Riding Vélib bikes - shouldn't we just call it Vélib'ing? - around Paris is a breeze. I'm sure that to some the above photo, however, looks a trifle perilous.
Not to worry, though. Busses in Paris have frequent stops so you can usually stay
ahead of them. If you find yourself next to one at a light, they provide ample room for cyclists and, most importantly, they know the cyclists are there. Wifealiciousness and I were overtaken by busses a few times, but they drove slowly and gave us a wide berth.
Taxis in Paris use the bus/bike lanes, too, but even on speedier stretches along the Seine or Rue du Rivoli, taxis slow when overtaking bikes. Brilliant.
There is a sincere sense of 'joie de vivre' present in Paris these days, thanks to the bicycles. The system itself is so easy to use and the massive number of bike racks means that you're always within spitting distance of a Vélib. As the map below shows, Vélibs are widely available :-)
One thing that we noticed was that with the Vélib you get to see parts of Paris you would normally zip past on a Metro deep underground.
One evening we rode up to Sacre Coeur. It's a long climb up the mountain, especially the last stretch, with all the cobblestones of Paris-Roubaix combined with a Haute Categorie climb in the Pyranees. The Vélib bikes have three gears, like most normal bikes in European cities, and while getting up the mountain required a bit of muscle, it was no problem. The real hell was all the tourists up at Sacre Coeur, but we were the only ones on Vélibs, which was quite cool.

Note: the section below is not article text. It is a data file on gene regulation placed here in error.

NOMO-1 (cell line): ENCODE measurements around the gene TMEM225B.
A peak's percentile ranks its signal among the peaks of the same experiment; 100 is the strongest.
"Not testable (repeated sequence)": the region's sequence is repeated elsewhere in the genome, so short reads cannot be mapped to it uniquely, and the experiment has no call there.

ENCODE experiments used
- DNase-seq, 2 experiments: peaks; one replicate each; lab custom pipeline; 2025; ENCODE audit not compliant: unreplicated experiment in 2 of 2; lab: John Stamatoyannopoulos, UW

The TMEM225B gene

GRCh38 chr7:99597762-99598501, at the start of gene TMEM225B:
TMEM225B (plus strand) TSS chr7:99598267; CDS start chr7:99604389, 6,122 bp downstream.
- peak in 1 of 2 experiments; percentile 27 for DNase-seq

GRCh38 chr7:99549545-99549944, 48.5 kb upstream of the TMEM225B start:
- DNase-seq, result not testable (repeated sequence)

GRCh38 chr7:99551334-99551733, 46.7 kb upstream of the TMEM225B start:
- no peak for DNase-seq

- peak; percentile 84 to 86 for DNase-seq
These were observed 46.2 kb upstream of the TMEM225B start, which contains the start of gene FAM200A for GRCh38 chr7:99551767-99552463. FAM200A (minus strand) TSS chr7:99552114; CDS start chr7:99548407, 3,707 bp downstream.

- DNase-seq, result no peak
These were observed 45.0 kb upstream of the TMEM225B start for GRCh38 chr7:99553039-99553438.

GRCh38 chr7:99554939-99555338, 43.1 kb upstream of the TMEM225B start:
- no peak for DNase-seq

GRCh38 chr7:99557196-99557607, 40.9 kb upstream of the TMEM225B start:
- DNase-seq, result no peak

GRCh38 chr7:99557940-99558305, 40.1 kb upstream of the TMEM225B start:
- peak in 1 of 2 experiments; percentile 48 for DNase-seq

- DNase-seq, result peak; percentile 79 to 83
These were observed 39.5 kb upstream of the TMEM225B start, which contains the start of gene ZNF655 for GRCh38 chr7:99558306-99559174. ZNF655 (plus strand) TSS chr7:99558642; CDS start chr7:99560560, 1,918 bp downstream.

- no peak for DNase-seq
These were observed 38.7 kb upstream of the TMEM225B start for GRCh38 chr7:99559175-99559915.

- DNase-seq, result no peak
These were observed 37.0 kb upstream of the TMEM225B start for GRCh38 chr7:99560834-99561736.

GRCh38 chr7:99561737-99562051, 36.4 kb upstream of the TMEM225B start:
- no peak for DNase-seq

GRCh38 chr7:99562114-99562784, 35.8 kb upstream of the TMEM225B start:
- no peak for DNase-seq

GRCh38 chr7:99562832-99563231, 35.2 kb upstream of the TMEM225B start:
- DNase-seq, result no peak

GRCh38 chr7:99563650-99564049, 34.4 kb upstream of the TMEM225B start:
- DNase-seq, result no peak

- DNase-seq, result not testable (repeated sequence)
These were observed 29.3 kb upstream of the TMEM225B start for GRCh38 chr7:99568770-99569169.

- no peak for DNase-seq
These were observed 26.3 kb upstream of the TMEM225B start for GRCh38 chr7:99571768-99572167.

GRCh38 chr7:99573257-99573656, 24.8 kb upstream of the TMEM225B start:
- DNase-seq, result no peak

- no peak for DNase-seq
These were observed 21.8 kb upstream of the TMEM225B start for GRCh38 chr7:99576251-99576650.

We didn't fancy running the gauntlet of tourists to get back down so we merely followed the road that cars take, down the backside of the mountain. We realised that neither of us had ever been on the other side. Who has? Millions of tourists climb up the front and back down again, like so many camera-toting Dukes of York. We discovered a hidden corner of Paris that we would never have visited without the Vélib.
The whole time we rode down streets we've never seen before, discovered cool shops previously unknown to us and generally experienced a whole new Paris.
Joie de vivre, indeed.